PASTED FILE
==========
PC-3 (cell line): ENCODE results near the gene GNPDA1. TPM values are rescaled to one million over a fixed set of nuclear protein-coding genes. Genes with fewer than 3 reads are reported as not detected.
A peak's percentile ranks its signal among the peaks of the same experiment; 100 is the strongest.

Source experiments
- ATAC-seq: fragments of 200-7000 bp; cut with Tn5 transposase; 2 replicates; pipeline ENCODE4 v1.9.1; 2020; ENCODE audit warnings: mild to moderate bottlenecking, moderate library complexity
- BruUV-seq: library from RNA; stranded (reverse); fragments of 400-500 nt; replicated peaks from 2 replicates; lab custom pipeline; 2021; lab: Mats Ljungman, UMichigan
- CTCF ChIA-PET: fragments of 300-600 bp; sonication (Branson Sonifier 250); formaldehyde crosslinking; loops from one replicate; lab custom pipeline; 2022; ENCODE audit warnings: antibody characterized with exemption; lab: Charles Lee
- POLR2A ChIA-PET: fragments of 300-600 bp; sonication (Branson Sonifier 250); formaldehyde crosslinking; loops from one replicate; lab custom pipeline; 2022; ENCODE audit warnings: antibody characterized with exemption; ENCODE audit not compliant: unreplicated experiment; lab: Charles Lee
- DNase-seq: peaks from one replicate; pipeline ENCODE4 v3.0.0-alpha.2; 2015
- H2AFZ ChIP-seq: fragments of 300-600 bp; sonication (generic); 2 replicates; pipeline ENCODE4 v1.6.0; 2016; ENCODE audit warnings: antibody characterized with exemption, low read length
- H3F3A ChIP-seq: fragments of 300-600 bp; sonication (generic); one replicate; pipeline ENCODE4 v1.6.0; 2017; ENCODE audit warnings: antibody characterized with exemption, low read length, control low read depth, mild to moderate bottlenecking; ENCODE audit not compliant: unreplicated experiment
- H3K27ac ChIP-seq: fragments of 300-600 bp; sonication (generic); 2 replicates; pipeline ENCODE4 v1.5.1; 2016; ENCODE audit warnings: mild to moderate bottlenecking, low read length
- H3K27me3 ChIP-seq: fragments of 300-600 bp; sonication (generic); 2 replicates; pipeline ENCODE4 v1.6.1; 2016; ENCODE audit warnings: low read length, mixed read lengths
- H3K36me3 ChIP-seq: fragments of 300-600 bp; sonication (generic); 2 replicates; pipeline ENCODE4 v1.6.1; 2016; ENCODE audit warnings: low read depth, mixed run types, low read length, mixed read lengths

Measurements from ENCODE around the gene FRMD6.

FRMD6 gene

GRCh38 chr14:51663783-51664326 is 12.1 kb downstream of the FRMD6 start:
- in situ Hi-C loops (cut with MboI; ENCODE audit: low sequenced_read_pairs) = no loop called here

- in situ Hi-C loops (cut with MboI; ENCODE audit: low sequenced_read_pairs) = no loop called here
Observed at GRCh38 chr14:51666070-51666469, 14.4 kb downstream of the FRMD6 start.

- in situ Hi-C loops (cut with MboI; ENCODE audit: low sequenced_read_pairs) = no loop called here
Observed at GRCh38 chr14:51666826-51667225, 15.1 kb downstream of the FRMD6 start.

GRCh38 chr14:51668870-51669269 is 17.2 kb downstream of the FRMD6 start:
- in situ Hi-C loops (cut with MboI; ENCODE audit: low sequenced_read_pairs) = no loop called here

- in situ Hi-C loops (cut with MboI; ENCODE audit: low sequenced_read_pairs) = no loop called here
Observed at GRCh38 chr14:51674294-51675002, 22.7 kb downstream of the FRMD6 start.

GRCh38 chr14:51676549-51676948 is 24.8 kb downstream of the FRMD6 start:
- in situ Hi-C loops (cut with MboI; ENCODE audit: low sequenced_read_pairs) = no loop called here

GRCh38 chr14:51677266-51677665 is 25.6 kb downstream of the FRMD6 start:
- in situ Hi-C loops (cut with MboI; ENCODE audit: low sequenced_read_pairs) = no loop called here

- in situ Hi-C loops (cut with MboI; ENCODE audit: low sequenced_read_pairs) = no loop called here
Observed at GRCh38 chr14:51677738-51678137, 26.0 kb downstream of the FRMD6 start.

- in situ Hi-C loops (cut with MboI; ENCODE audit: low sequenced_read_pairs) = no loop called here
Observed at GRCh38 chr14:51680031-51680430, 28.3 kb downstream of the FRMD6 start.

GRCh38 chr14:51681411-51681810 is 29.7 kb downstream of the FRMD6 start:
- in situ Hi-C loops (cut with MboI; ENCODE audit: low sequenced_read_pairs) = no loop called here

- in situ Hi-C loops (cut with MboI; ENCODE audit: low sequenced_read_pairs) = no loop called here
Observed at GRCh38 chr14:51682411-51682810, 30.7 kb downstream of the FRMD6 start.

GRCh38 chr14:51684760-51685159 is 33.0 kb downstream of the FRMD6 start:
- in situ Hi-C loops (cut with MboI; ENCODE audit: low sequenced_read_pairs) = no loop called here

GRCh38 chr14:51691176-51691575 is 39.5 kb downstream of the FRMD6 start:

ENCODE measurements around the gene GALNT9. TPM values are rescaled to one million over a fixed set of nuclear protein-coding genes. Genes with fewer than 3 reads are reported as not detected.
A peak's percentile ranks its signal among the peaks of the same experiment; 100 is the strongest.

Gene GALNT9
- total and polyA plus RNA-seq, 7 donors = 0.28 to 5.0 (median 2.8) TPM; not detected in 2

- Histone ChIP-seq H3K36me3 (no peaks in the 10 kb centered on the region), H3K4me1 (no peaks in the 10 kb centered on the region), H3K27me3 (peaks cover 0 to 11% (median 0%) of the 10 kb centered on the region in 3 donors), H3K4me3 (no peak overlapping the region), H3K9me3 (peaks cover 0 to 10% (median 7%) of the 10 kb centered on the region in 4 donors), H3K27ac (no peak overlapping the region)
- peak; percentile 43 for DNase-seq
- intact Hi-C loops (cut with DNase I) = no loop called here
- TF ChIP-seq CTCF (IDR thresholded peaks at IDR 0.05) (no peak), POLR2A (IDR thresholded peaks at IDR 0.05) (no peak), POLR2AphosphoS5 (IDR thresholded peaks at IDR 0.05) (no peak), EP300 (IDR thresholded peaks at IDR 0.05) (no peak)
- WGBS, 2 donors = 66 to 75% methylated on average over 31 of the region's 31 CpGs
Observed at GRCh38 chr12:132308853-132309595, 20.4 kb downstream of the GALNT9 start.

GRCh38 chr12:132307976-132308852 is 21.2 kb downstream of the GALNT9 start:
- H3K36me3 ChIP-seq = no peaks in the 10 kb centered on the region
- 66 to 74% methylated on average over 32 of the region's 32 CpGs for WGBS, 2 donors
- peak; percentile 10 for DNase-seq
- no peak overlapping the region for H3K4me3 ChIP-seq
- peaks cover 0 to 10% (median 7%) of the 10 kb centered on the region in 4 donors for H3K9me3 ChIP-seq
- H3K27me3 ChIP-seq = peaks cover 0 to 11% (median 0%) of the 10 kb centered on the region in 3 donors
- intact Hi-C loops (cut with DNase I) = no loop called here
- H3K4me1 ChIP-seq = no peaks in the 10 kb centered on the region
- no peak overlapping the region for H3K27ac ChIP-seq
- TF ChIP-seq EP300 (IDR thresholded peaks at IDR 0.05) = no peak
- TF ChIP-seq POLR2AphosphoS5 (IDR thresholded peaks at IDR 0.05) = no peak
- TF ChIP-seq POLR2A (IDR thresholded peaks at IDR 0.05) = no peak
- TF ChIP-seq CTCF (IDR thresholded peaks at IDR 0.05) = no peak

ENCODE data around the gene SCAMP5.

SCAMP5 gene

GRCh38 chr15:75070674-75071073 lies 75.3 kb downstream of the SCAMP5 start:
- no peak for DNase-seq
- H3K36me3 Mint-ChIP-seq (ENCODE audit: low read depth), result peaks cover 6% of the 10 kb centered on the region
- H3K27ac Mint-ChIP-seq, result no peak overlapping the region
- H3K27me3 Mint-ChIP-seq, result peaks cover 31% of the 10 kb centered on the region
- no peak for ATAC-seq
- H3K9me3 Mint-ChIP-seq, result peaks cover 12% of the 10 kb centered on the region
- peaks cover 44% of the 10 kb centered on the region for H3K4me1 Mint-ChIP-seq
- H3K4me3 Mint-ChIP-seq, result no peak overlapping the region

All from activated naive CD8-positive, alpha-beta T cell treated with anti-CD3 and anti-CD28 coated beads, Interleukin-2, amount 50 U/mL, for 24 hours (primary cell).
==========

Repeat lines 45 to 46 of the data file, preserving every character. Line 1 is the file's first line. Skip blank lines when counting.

- Histone ChIP-seq H3K36me3 (no peaks in the 10 kb centered on the region), H3K4me1 (no peaks in the 10 kb centered on the region), H3K27me3 (peaks cover 0 to 11% (median 0%) of the 10 kb centered on the region in 3 donors), H3K4me3 (no peak overlapping the region), H3K9me3 (peaks cover 0 to 10% (median 7%) of the 10 kb centered on the region in 4 donors), H3K27ac (no peak overlapping the region)
- peak; percentile 43 for DNase-seq